I don’t think McCann has ever had a positive defensive reputation, but A.J. has gotten old in a hurry this year and his hands have become much more stone-like and he’s having increased difficulty blocking pitches.

Have to go with McCann’s bat here given that whatever defensive edge that A.J. has at this point is slight.

Advantage: #Barves, solidly.

First Base


Braves fans are nuts for wanting Freddie Freeman as MVP … but he’s better than Adrian Gonzalez, which makes select Dodgers fans calling for him to be MVP even more insane. They’re both above-average defenders and below-average baserunners, but Freeman can hit about 25% better and is the biggest, most consistent offensive threat on the Braves.

Advantage: #Barves, easily.

Second Base


They’re both below-average hitters, but they reach it in different ways, with Dan Uggla managing to remain relatively productive due to his power despite hitting .179. Mark Ellis is more of a hitter for average, but has little else to offer in terms of offensive skill-set. However, Uggla has a remarkable .135/.289/.234/.523 line since the All-Star break, which is just … impressive. Better yet, he’s slow and is a horrid defender. At this point I would probably take Ellis’ offense over his, much less the solid baserunning and plus defense.

Advantage: #Didgers, by as long as Evan Gattis’ homer off Cole Hamels.

Third Base


Chris Johnson is … uh … good at hitting … now? Either that or he sold his soul to the BABIP gods and they let him post that unholy .394 BABIP. So he’s solid with the bat but not a very good defender. Juan Uribe, on the other hand, should finish second for the NL Gold Glove at third and has managed to provide adequate pop to reignite his once dead career.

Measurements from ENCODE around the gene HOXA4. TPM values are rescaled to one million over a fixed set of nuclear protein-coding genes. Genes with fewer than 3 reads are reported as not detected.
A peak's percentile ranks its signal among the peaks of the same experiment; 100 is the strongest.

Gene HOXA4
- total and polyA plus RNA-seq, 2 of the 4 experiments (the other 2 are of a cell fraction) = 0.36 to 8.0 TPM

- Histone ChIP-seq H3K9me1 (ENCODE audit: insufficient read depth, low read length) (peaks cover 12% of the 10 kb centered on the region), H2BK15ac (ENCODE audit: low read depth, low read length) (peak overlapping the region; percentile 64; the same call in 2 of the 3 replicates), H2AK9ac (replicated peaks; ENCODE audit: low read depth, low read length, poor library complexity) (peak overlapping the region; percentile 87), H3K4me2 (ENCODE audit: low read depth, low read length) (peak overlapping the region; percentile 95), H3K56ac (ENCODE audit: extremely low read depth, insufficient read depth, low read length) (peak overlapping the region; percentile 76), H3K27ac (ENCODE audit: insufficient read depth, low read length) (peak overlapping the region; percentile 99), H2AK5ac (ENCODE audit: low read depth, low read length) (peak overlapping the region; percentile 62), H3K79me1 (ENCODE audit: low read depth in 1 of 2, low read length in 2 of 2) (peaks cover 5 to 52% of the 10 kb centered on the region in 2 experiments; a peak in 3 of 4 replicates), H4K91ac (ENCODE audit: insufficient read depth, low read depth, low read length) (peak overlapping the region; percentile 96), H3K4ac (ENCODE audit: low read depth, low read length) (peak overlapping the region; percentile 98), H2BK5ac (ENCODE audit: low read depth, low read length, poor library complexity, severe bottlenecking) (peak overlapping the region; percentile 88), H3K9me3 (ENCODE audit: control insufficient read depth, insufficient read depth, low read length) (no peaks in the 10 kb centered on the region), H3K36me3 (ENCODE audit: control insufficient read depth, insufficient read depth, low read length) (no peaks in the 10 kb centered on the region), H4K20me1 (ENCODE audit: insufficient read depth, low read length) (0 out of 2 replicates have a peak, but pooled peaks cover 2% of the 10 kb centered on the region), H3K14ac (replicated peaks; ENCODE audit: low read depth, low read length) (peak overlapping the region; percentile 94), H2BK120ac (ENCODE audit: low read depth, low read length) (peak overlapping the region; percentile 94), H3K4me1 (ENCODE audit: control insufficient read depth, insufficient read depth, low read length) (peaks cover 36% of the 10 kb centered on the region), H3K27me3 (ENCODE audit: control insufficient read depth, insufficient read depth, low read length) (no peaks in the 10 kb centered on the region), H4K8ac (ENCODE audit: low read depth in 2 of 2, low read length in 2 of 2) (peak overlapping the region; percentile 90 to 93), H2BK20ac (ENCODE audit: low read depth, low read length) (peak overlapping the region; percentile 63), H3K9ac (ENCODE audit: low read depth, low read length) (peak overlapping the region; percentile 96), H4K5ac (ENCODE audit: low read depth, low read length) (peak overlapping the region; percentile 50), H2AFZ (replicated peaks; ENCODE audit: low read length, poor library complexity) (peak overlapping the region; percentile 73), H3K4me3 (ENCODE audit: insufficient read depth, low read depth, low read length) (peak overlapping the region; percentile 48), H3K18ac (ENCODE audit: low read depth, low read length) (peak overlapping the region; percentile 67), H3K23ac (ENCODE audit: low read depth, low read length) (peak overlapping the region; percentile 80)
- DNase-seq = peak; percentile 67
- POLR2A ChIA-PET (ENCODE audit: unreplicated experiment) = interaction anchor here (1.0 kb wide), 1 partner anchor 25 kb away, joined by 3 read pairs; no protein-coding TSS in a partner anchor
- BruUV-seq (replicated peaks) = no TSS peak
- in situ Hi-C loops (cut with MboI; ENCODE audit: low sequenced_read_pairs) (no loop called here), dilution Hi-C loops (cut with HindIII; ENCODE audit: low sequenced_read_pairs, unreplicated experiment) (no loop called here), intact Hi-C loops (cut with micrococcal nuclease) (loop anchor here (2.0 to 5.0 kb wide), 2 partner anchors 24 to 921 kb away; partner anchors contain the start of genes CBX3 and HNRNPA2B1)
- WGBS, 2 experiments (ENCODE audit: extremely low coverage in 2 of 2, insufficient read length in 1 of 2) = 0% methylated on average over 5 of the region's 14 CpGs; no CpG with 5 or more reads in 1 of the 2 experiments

Have to take Papi/The Legend here.

Advantage: #Didgers with a ton of flair.



I wonder if people realize that we are seeing this generation’s Ozzie Smith in Andrelton Simmons? The amount of barehanded charging plays he makes on the infield grass when he starts from deep short is inhuman. Oh look, it’s a Andrelton defensive porn GIF dump.

Unfortunately for him, the guy in the opposite dugout has been just as special with the bat when he’s been healthy. Hanley Ramirez has been absolutely unconscious for the Dodgers in 2013 and is easily the best hitter in this series. He’s the impact bat the Dodgers had been without since Matt Kemp destroyed his career at Coors Field. I’ll take an impact bat over an impact glove.